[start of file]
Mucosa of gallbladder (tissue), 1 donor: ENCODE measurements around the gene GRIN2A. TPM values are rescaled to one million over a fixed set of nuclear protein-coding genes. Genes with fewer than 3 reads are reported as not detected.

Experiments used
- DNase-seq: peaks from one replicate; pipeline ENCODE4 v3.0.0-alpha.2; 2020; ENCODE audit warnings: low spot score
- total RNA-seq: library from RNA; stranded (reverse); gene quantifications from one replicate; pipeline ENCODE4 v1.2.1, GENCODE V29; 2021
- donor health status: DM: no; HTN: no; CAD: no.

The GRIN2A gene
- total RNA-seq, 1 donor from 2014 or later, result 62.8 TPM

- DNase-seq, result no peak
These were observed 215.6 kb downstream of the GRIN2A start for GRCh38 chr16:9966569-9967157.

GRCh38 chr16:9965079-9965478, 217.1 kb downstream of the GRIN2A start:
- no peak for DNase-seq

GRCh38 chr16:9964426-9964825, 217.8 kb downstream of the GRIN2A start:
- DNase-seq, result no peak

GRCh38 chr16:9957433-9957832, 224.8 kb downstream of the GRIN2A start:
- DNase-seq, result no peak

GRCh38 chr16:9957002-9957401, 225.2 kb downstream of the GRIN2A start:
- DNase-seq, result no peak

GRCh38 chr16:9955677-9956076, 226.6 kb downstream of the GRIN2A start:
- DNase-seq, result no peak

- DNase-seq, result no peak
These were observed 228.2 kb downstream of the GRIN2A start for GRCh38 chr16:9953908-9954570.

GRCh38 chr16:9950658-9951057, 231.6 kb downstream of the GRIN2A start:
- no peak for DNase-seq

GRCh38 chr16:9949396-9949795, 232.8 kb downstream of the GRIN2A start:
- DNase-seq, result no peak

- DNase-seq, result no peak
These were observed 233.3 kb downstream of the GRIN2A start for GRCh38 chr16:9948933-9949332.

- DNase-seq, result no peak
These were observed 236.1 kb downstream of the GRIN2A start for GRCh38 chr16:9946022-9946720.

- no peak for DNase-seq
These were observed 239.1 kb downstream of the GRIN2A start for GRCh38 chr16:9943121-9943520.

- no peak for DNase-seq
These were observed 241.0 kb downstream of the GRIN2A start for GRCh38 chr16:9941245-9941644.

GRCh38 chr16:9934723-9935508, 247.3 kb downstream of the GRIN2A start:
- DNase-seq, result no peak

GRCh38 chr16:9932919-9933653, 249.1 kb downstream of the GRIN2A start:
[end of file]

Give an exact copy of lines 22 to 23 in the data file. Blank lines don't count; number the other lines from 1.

GRCh38 chr16:9950658-9951057, 231.6 kb downstream of the GRIN2A start:
- no peak for DNase-seq